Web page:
NOTE: The initial version of this post appeared before a publication date had been set. It has now been revised to reflect the actual release.
I am pleased to announce that my article “Northern European Contributions to the Development of the Autoharp” has been published in the The Galpin Society Journal, Vol. 76 (2023). As noted in an earlier post, that is where my first research article appeared fully fifty years ago and I contributed to the journal regularly for a long while thereafter. Readers of this blog who are interested in the history of musical instruments but are unfamiliar with that publication will find it worthwhile to visit the website of The Galpin Society.
Here is the abstract of the article:
Continue reading “New article on the history of the autoharp”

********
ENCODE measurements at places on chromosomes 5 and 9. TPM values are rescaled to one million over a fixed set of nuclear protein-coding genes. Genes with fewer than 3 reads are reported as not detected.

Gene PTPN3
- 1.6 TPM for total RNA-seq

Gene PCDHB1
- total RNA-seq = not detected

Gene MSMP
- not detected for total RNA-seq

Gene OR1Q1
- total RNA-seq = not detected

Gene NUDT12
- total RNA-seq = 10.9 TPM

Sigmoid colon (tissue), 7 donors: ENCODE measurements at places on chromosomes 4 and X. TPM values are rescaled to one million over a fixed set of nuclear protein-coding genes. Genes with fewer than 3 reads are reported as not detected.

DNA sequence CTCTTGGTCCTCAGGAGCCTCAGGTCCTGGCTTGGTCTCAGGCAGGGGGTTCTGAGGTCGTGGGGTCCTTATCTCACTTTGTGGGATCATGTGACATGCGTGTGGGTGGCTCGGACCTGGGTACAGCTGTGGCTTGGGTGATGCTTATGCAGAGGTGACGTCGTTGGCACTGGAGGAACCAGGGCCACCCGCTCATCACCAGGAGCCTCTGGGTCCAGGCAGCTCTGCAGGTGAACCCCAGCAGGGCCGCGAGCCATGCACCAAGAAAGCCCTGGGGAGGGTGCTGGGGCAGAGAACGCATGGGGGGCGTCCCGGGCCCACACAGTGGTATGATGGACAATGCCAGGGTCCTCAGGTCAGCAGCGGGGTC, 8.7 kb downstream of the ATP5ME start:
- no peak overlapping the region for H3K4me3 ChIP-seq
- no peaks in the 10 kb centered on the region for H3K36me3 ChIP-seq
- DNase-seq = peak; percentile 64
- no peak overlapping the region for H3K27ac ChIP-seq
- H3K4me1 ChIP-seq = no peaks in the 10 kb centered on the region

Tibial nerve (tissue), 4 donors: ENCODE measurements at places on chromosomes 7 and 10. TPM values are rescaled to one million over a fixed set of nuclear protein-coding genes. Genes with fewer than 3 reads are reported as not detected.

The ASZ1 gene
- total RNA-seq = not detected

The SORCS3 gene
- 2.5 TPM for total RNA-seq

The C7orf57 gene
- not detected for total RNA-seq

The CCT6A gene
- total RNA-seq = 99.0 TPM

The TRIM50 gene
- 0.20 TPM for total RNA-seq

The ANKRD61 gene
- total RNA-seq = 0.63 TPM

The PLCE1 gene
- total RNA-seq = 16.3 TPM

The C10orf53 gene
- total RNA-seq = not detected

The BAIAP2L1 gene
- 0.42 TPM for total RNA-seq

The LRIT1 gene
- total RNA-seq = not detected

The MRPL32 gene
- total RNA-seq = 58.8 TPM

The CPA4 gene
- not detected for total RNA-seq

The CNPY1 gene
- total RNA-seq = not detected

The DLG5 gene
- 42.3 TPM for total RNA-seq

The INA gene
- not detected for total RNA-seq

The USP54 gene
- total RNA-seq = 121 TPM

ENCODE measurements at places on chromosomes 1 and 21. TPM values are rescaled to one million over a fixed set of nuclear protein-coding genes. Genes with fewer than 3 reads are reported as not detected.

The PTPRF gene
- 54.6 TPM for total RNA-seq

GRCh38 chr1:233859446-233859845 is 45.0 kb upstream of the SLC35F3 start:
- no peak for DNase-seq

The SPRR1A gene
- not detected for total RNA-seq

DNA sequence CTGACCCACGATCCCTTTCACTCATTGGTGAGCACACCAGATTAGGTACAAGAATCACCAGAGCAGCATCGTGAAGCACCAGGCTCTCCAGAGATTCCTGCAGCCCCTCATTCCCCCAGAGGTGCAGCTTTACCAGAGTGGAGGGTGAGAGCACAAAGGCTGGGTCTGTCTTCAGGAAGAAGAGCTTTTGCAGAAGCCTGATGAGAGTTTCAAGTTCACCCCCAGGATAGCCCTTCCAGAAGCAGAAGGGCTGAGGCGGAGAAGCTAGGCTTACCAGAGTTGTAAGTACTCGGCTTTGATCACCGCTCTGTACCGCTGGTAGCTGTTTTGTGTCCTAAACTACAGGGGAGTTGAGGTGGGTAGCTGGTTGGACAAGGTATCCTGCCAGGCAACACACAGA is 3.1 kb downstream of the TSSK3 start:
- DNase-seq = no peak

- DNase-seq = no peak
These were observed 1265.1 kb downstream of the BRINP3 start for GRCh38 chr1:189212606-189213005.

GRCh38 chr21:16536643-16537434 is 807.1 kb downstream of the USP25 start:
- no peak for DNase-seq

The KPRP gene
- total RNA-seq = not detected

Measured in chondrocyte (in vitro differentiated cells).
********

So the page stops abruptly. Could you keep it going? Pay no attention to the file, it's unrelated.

Several means for simplifying the playing technique of the concert zither were devised during the latter decades of the nineteenth century, some significantly changing its physical design. The autoharp has its roots in that process and was greeted by the zither establishment with particular scepticism. It was a popular success notwithstanding and numerous patented variations on its definitive system of damping bars appeared in rapid succession. There are blurred lines between original invention and plagiarism, and assigning priority for the seminal innovation is itself problematic. The contending instrument makers were Charles Friedrich Zimmermann and Karl August Gütter. Both were born and trained in Germany, but Zimmermann subsequently relocated to the US and became a naturalized citizen. They appear to have tracked each other’s work closely. This article reviews the basis for the uncertainty and attempts to clarify it. The persisting popularity of the autoharp in the US has diverted attention from European involvement in its development. Although Gütter’s initial role has been recognized, his engagement in the instrument’s subsequent development is less well known, as is that of other autoharp makers known only for their production. Swedish contributions are discussed as a case study in the broader northern European participation.